Words: 989 - Pages: 4

Premium Essay

Ford

...Ford Pinto Case In the 1970’s the Ford Pinto was debuted. It was debuted without regards to safety features and concern for society. The biggest concern regarding the role the company played was the concern for cutting costs and the hunger for making the biggest profit exceeding other competitors. Proper corporate morals and principles laid out to be followed were severally jeopardized with the release of this new model. The lack of interest for human life initiated dozens of lawsuits against Ford Motor Company which in the end resulted in a far larger cost than it would have been installing a simple, low cost, safety feature to prevent the loss of lives to come. Ford was struggling to keep up with competitors and there solution was the Ford Pinto. From the beginning Lee Iacocca, CEO of ford, wanted this new model to be designed and produced fast. This is documented when they state “they only had 25 months rather than the usual 43 months for a new car line” (DeGeorge 298). After development and before the car is released to the market the car must go through a range of tests to make sure the vehicle meets motor safety guidelines. Ford did not follow protocol and released the Ford Pinto without testing. It wasn’t until after the car was released that Ford decided to test the vehicle. It was then they found that the rear-end impact failed in accordance to the standard safety procedures even though there was no National Highway Traffic Safety Administration rear-end impact......

Words: 817 - Pages: 4

Premium Essay

Ethics-the Ford Pinto Case

...The Ford Pinto Case The Ford Pinto Case was a very controversial moment in Ford’s history. They were struggling to keep up with the ever rising imports of Japanese auto manufacturers that were being produced and sold at a rate that was light years ahead of the industry. Ford had to come up with a solution and they had to do it fast. Their answer, the Ford Pinto, a car that was great on gas, easy to produce, and could be sold at an astonishingly low price. Ford’s answer to the car market demands relied heavily on the success of the Ford Pinto. They had very little time to produce a car that was both good on gas and even better on the wallet. This is illustrated when they speak of the fact that they only had “25 months rather than the usual 43 months for a new car line” (DeGeorge 298). We often find ourselves in a pinch each and every day, with decisions that can only hang in limbo for a matter of moments. What happens when we do this, we often force ourselves to take shortcuts to reach the end result. I believe this holds true more often than not if we reflect upon these moments in our lives. This was no different than the case of Ford’s production of the Pinto. During the production of vehicles, they go through a series of steps beginning with prototype development. After prototype development and before the car is able to be released on the market, they must sustain a range of test to make sure the vehicle meets and is in accordance with all motor safety guidelines.......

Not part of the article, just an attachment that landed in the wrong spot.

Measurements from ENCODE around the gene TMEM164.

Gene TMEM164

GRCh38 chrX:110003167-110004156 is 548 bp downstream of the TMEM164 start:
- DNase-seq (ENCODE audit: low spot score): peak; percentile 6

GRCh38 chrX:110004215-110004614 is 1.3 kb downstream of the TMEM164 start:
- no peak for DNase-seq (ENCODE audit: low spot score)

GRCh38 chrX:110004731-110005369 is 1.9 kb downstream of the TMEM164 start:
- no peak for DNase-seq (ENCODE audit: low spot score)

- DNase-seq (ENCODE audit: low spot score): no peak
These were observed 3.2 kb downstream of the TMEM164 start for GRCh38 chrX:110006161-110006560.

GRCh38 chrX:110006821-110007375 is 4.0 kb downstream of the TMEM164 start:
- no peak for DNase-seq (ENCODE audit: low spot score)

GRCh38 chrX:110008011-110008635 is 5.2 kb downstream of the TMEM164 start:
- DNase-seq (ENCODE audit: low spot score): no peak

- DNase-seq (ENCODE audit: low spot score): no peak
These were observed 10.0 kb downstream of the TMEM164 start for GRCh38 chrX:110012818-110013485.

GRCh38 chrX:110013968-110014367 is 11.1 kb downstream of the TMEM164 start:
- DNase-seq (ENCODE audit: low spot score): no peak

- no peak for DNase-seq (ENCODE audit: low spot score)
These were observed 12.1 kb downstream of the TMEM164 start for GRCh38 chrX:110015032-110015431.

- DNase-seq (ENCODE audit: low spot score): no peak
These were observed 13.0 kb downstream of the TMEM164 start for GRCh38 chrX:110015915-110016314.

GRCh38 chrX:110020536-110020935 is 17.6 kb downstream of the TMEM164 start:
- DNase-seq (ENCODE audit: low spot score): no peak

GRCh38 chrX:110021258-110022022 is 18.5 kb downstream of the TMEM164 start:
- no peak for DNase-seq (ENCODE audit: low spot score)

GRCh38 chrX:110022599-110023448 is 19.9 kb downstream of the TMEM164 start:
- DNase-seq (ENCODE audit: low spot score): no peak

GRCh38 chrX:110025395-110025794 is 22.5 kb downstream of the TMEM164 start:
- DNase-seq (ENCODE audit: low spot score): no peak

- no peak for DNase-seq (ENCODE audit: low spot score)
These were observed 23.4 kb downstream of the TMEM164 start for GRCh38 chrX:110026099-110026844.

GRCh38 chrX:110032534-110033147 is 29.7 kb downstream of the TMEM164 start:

Words: 1238 - Pages: 5

Premium Essay

The Ford Pinto Case

...The Ford Pinto Case Back in the 1970s the Ford Pinto was debuted without regard to proper safety features and concern for proper ethics while producing this automobile. Buyers wanted lower pricing and bigger trunk space more than the consideration for safety. Lee Iacocca, president of Ford, ran the business striving for higher profits and cutting costs. His lack of interest for human life initiated many lawsuits against Ford and, in the end, was a far bigger cost than installing safety features in the Pinto in the beginning. The biggest concern regarding the role people played in the Ford Pinto case was the concern for cutting costs and making the biggest profits over the concern for human life. Severally jeopardized in this case were proper corporate morals and ethics. This started when Lee Iacocca acquired the position of president from the former President Semon Knudson. Lee Iacocca celebrated much success with the Mustang and wanted to market small cars to compete with the foreign car markets. Lee Iacocca drove to promote the Ford Pinto by 1971. Because it typically takes three and one-half years for the production of an automobile, to have the Ford Pinto to the showrooms by 1971, only left two years to launch the Ford Pinto. During the production process, crash tests revealed safety issues with the gas tank in the rear of the car. If the car were struck from behind even at a slow speed, the gas tank would rupture, and explode upon impact. Lee Iacocca’s......